Yes! Absolutely. There’s a mutual respect there. Shepard’s a very articulate guy, a real craftsman and also a bit of a perfectionist. I respect all of those qualities immensely. He’s not just throwing shit out there he’s very political. I’d call him a really strong liberal and I have a lot of respect for that and we need more people like that. He speaks throughout almost all of his art and I respect it immensely.

    His political statements have always been the most important thing to me. He’s not an idiot. He’s not bullshitting. He has very specific ideas about what he wants to do and he is a bit of a perfectionist, even when it comes to his street pieces and I’ve seen him get mad at some of his assistants. He’s worse than me! He’s a really picky guy. That’s why I never got into film and those types of things. I didn’t want to have to boss people around and tell people what to do. If I needed something done right I know I could do it myself. Shepard’s projects are so massive in scale that he couldn’t possibly do them by himself.

    When we do our collaborations on the prints I don’t just give him the photo and he does his thing to it… that’s a big part of it… but we talk together about it and he’ll ask me what I think or sometimes I’ll just tell him ‘this is my vision for this. I want Keith Morris to write the song lyrics in the background’. I wanted certain symbolism to be in the Cornel West image and for Tony Alva I wanted Shepard to do a different colourway and to keep with the ‘Tony Blue Tile’ theme. I thought it would separate it from everything else and be great to have a different pallet.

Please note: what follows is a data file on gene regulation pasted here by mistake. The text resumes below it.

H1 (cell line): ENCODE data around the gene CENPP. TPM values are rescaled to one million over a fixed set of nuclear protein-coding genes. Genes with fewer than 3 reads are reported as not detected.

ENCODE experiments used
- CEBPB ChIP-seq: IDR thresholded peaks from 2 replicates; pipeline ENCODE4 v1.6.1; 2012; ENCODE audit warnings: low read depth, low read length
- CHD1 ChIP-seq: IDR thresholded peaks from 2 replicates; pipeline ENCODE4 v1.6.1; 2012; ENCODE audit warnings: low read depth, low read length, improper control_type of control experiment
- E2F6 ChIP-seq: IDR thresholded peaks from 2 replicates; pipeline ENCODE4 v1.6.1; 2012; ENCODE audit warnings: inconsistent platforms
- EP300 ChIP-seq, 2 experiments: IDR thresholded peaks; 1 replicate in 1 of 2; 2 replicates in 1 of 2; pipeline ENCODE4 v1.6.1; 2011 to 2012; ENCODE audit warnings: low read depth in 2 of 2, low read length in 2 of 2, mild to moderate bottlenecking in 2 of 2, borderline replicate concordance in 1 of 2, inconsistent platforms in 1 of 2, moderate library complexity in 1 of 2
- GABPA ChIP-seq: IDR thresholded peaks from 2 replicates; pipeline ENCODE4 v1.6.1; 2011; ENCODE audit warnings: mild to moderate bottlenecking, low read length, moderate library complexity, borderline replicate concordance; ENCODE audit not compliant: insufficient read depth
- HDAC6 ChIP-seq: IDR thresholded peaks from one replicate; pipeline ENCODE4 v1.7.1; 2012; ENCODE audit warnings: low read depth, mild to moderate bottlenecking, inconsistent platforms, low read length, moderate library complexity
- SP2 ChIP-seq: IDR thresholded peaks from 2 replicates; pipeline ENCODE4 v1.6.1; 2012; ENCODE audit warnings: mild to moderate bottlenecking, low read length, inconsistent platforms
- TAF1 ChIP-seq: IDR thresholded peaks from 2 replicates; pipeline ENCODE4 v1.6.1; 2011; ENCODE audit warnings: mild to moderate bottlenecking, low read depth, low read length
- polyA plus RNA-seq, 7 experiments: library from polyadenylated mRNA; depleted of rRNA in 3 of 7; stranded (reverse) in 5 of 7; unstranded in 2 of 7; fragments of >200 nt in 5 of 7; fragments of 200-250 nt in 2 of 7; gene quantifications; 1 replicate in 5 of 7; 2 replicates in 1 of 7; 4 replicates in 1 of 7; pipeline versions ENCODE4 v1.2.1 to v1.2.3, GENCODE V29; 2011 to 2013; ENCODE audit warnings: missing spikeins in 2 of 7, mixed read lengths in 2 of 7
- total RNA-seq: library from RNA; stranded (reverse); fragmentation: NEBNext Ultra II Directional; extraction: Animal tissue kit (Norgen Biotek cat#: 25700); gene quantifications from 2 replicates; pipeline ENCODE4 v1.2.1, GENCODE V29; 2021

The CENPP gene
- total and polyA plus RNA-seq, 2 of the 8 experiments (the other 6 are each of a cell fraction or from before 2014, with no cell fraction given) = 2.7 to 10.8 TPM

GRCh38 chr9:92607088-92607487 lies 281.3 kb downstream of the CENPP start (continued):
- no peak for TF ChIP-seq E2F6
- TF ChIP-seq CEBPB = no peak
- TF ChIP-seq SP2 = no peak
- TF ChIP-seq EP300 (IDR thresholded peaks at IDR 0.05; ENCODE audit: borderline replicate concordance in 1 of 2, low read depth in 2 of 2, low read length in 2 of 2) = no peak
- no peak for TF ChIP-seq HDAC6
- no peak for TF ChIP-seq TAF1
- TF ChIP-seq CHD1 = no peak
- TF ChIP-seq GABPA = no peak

There have been some fantastic images such as Bad Brains, Rollins, Cornel West, Jim Muir, Keith Morris, Tony Alva and most recently Jello Biaffra… but what’s been your favourite project that you’ve worked on with Shepard?

    The most important thing that we ever did was with the Liberty Street Protest. His suggestions were monumental. He really helped me hone the message and really get it to a place where it needed to be. He gave me great advice on that and laid it all out, to a degree, as he knew how important it was going to be. The building hadn’t been open for three years since 9/11; we went there in time for the Republican convention coming to town and it was great… his suggestions were invaluable. I kicked ass, installed the thing and made it all happen… it was all my idea but his advice really made it work. It gave it the strength.

    Image-wise I think we’re going to be working on more – we’re currently working on the Pussy Riot image for hopefully early in 2015. They’re really cool women and they really wanted to do it. I want to do it too! I thought it would be cool. I came to them with the idea and they were like ‘hell yeah!’ they like Shepard’s work a lot together with the Russian constructivist inspiration that he uses sometimes. It would be just great, we could exaggerate that, that’s my two cents that I’m throwing in! We’ll see where it goes from my photo but hopefully it will come to fruition.

    As a spectator of the launch night it was impossible for me not to notice the connection that your audience have with your work; seeing the excitement on the faces of this wide spectrum of people coming through the door who’ve been influenced by punk, hip hop and skateboarding was only enhanced by your presence and willingness to explain more details about each photograph. Is that a particularly enjoyable part of being here?